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Visiting 'Community', Sculpture by Kirk Newman, at 200 Bloor Street East, Toronto, Ontario: Stillness Amidst Movement

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Provincial flag of Ontario

Provincial flag of Ontario

Community, by Kirk Newman (2001). Located in Toronto, Canada; the sculpture was commissioned by Manulife Financial.  web.archive.org/web/20161017190753/http://www.panoramio.com/photo/44127348

Community, by Kirk Newman (2001). Located in Toronto, Canada; the sculpture was commissioned by Manulife Financial. web.archive.org/web/20161017190753/http://www.panoramio.com/photo/44127348

A seeming snapshot, frozen in time.

Dating from 2001, the sculpture 'Community' (1) is the work of Kirk Newman (1926-2017) (2).

His sculpture 'Community' is situated at 200 Bloor Street East, Toronto, Ontario, and is now a familiar sight at this most busy of Toronto's main thoroughfares.

Commissioned by Manulife (French: Manuvie), the work consists of 21 figures, each in various poses: some rushing, some contemplating. There is strong sense of variety in the work, and clearly the series of statues in the sculpture are designed to express a sense of cross-section of those who typically work and live in Toronto, home to a thriving — and Canada's biggest — business core.

In a work which exudes a sense of bustling movement, what also strikes me is the way a moment is captured, frozen in time, like a photograph, even as the work is actually representational art rather than a photographic image recorded from reality.

The ability for a work to be successful in combining these elements was thus perhaps part of the late Kirk Newman's artistic genius, if I can use this word.

June 12, 2019

Notes

(1) See also: http://kirknewman.com/community-2/

(2) From Troy, Michigan, Sculptor Newman was noted for various works, some of which involved strongly religious themes.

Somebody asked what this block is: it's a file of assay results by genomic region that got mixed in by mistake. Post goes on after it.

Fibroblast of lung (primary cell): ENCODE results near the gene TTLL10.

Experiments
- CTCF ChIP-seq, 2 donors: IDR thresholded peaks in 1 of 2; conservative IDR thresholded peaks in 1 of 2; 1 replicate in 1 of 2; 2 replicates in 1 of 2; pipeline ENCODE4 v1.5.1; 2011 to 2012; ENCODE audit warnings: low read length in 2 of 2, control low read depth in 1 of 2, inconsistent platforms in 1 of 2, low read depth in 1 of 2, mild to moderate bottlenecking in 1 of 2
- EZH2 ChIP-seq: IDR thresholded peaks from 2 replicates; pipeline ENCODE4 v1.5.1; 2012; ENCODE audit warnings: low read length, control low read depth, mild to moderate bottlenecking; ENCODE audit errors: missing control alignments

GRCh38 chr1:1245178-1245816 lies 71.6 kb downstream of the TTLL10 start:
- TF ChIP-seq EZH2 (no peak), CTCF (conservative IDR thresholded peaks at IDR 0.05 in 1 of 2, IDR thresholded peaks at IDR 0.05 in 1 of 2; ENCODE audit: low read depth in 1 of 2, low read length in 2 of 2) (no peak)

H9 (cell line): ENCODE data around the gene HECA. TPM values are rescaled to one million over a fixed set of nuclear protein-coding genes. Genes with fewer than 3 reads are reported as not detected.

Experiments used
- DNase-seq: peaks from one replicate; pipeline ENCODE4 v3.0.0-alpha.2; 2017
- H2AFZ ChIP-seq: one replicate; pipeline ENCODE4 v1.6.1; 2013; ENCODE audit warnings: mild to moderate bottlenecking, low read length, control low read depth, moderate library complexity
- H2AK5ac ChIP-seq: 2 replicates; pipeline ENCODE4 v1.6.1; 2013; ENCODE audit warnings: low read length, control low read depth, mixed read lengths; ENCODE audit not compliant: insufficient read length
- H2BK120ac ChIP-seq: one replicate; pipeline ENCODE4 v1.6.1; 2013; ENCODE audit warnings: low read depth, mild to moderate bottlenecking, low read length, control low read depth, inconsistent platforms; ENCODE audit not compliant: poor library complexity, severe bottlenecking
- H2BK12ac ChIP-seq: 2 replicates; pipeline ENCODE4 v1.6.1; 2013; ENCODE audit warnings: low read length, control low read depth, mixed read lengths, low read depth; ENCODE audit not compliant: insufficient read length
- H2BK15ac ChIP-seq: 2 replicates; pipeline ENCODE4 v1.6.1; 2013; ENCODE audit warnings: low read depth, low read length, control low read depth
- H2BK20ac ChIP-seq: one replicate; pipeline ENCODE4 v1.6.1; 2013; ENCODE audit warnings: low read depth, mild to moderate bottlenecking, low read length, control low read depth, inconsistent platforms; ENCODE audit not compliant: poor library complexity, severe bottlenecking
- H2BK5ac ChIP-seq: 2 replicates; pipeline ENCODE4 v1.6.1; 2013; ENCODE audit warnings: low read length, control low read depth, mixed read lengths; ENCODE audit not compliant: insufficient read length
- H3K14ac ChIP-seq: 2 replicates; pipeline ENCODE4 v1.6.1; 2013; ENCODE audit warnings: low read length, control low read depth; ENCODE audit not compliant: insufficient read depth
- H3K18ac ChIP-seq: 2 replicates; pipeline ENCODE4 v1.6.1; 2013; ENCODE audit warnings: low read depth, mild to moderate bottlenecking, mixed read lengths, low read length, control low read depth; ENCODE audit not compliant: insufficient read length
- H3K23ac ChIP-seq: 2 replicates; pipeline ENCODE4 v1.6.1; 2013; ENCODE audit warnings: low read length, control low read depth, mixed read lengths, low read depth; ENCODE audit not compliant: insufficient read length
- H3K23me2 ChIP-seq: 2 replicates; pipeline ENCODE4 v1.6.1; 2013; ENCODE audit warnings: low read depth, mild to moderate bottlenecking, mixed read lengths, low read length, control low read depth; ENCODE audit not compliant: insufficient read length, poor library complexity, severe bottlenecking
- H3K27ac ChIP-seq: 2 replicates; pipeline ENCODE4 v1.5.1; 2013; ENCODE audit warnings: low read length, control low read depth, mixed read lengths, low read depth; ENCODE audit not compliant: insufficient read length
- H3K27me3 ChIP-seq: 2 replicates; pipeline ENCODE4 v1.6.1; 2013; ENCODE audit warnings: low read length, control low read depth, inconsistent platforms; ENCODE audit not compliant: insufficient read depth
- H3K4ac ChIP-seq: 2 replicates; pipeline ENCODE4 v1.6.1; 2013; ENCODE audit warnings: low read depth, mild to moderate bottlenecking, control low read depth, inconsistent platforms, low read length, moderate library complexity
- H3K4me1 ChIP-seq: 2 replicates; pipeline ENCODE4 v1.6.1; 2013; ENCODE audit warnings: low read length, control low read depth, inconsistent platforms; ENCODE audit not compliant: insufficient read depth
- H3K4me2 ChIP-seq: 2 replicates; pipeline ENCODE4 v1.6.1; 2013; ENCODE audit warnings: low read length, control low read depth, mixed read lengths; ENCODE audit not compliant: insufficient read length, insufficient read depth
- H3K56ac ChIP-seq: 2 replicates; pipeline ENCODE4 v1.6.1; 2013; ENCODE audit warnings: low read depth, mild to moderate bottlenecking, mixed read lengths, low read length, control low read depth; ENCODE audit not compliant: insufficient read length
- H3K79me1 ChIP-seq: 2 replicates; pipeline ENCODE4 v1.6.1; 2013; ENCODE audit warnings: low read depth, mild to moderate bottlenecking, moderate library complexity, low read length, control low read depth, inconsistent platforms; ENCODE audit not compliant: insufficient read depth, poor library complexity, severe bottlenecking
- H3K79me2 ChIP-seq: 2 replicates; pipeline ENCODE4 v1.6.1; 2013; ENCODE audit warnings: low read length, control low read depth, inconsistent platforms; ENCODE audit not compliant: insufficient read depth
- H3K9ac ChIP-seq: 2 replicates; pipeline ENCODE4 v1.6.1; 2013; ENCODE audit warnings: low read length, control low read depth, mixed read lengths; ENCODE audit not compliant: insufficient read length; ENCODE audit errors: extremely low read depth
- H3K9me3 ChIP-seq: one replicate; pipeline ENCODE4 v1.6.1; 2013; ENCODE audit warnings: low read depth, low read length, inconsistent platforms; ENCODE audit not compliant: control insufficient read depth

"Community" (2001) by Kirk Newman at the Manulife Building on Bloor St., Toronto/Canada

"Community" (2001) by Kirk Newman at the Manulife Building on Bloor St., Toronto/Canada

Also worth seeing

The Downtown Toronto area is particularly worth exploring by foot, with many fine, historic buildings, a few of which include the following:

In Downtown Toronto , impressive ecclesiastical architecture includes that of three close neighbours: the United Metropolitan Church, St Michael's Roman Catholic Cathedral and St James's Anglican Cathedral , the second and third of which have tall spires which are local landmarks. Almost opposite St Michael's Cathedral on Bond Street is Mackenzie House , former home of William Lyon Mackenzie, at #82, now a museum. On Queen Street East, and adjacent to the Eaton Centre renowned among shoppers, is Old City Hall, dating from 1899. On Queen Street West are the imposing Osgoode Hall and the historic Campbell House . The CN Tower, off Front Street, is naturally a must-see attraction which receives very large numbers of visitors.

...

How to get there: Air Canada, flies to Toronto Pearson Airport, with wide North American and other connections, from where car rental is available. However, visitors to Downtown Toronto will find many visitor attractions to be easily walkable. Sherbourne and Bloor Yonge Subway stations (on No. 2 Line of the TTC) are conveniently situated for 200 Bloor Street East, Toronto. Please note that some facilities may be withdrawn without notice. Please check with the airline or your travel agent for up to date information. Please refer to appropriate consular sources for any special border crossing arrangements which may apply to citizens of certain nationalities.

MJFenn is an independent travel writer based in Ontario, Canada.

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